Connecticut, Michigan, Nevada, Virginia, and Wisconsin are five of 18 states never to split their ticket by voting for a Democratic presidential nominee and a Republican U.S. Senate candidate in the same cycle.

Will the Real Battleground States Please Stand Up?

An analysis of major media outlets' election projection maps finds few can agree on a definitive list of toss-up states in the 2012 presidential race.

Tim Kaine's Ball and Chain: His DNC Past

Only one party chair has successfully entered or reentered political office by winning a U.S. Senate seat in the last 100 years.

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Political Crumbs

Strike Three for Miller-Meeks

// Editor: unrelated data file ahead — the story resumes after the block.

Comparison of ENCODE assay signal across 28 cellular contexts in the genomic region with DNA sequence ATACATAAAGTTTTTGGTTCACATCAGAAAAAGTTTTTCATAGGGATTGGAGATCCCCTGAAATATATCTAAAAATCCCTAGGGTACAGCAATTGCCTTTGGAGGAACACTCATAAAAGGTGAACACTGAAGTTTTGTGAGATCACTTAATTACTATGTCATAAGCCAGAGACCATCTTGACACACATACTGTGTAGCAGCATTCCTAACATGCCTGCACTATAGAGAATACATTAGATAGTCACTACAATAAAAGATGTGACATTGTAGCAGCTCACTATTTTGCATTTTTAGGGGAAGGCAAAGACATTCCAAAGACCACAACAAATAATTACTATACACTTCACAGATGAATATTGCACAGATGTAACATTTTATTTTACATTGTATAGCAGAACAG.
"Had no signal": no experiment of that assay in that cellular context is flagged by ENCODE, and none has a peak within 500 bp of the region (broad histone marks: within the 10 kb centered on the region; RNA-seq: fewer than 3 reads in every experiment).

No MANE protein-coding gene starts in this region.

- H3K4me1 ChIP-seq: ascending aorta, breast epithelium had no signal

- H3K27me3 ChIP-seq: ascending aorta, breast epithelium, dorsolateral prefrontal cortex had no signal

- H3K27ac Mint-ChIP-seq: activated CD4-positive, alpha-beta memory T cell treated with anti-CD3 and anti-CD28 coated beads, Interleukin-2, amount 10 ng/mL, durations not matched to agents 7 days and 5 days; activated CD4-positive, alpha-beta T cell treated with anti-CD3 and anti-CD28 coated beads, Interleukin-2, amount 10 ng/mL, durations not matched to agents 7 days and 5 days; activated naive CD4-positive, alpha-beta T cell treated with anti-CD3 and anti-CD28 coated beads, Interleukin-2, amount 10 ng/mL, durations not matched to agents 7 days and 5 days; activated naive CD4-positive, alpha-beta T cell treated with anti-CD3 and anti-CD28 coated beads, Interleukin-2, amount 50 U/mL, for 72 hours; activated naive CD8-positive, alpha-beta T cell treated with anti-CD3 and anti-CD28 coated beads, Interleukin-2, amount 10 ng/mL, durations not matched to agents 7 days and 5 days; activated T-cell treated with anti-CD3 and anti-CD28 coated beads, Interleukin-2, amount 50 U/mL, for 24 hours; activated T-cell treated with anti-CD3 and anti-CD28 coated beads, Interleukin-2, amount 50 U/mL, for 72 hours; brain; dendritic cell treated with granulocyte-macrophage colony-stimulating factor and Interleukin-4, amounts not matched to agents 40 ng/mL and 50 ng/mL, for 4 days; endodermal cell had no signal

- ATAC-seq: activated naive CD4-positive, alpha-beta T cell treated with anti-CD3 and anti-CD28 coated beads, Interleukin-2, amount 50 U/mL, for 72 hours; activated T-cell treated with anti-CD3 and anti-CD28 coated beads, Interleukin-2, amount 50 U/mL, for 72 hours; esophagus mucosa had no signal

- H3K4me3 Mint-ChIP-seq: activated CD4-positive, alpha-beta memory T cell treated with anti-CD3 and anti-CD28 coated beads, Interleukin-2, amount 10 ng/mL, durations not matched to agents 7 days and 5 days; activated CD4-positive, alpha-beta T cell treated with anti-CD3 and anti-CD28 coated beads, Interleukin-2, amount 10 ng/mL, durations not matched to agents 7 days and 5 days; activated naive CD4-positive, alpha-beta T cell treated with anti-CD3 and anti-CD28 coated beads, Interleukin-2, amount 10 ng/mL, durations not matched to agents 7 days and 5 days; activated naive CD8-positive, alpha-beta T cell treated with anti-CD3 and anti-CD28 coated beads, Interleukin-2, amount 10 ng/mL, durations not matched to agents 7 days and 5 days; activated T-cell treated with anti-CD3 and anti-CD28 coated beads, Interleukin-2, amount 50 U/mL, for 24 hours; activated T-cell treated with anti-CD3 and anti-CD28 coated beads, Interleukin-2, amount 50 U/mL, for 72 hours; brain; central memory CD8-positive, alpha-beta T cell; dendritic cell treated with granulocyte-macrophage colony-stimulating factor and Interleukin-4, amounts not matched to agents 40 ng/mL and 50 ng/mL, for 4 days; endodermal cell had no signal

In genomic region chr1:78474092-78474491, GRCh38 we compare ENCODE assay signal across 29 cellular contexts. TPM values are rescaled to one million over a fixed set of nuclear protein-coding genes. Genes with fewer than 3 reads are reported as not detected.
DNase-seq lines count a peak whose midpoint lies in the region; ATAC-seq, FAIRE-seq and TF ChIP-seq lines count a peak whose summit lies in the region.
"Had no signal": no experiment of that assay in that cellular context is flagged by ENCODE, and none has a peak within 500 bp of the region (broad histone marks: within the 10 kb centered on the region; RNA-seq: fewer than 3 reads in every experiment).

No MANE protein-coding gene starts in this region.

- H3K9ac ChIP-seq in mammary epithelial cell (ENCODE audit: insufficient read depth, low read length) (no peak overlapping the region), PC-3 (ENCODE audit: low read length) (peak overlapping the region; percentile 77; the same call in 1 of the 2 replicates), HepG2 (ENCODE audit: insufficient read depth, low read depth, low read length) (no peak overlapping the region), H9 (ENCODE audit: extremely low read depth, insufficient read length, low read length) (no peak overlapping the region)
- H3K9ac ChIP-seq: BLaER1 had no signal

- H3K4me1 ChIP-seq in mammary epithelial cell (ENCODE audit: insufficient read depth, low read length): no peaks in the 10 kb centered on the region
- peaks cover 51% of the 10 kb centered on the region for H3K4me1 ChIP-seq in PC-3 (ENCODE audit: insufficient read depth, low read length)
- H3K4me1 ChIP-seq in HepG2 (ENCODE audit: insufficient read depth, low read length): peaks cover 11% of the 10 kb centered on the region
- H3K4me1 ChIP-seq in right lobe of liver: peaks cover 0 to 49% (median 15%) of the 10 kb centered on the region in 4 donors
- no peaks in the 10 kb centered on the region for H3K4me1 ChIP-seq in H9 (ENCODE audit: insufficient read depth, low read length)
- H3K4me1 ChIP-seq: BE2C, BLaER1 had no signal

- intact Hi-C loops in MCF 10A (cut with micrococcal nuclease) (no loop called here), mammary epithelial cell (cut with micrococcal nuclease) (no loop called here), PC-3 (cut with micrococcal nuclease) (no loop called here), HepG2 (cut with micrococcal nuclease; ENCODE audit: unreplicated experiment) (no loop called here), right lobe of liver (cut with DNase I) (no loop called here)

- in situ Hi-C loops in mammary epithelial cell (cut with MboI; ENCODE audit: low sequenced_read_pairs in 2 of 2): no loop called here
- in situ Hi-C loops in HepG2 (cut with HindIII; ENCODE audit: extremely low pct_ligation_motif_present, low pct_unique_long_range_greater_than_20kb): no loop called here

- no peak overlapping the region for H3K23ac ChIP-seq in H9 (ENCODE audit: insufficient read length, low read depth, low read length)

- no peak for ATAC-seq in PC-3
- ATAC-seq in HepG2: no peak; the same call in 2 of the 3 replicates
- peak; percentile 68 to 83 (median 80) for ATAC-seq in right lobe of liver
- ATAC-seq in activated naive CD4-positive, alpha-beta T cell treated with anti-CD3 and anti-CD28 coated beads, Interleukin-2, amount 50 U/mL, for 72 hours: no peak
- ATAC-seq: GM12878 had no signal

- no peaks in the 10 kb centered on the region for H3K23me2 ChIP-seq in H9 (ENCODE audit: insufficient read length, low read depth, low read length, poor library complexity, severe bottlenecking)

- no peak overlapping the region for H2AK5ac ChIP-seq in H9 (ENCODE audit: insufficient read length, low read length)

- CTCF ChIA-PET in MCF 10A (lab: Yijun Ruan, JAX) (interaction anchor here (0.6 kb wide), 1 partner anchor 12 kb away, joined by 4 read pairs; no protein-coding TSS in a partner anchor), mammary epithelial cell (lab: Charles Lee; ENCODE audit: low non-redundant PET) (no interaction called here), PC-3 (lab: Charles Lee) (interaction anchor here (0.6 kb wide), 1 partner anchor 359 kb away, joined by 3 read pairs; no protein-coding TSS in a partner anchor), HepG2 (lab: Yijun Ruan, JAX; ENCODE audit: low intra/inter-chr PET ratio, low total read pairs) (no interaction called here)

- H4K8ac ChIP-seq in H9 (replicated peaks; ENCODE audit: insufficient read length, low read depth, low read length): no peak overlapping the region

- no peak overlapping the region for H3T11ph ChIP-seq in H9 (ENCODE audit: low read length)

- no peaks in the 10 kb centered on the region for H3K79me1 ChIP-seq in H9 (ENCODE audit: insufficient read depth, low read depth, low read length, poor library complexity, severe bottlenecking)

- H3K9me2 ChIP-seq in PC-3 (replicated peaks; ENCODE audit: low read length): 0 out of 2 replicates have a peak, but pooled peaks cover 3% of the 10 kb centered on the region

Iowa Republicans had a banner day on November 4th, picking up both a U.S. Senate seat and one U.S. House seat, but Mariannette Miller-Meeks' defeat in her third attempt to oust Democrat Dave Loebsack in the 2nd CD means the GOP will not have a monopoly on the state's congressional delegation in the 114th Congress. The loss by Miller-Meeks (following up her defeats in 2008 and 2010) means major party nominees who lost their first two Iowa U.S. House races are now 0 for 10 the third time around in Iowa history. Miller-Meeks joins Democrat William Leffingwell (1858, 1868, 1870), Democrat Anthony Van Wagenen (1894, 1912 (special), 1912), Democrat James Murtagh (1906, 1914, 1916), Democrat Clair Williams (1944, 1946, 1952), Democrat Steven Carter (1948, 1950, 1956), Republican Don Mahon (1966, 1968, 1970), Republican Tom Riley (1968, 1974, 1976), Democrat Eric Tabor (1986, 1988, 1990), and Democrat Bill Gluba (1982, 1988, 2004) on the Hawkeye State's Three Strikes list.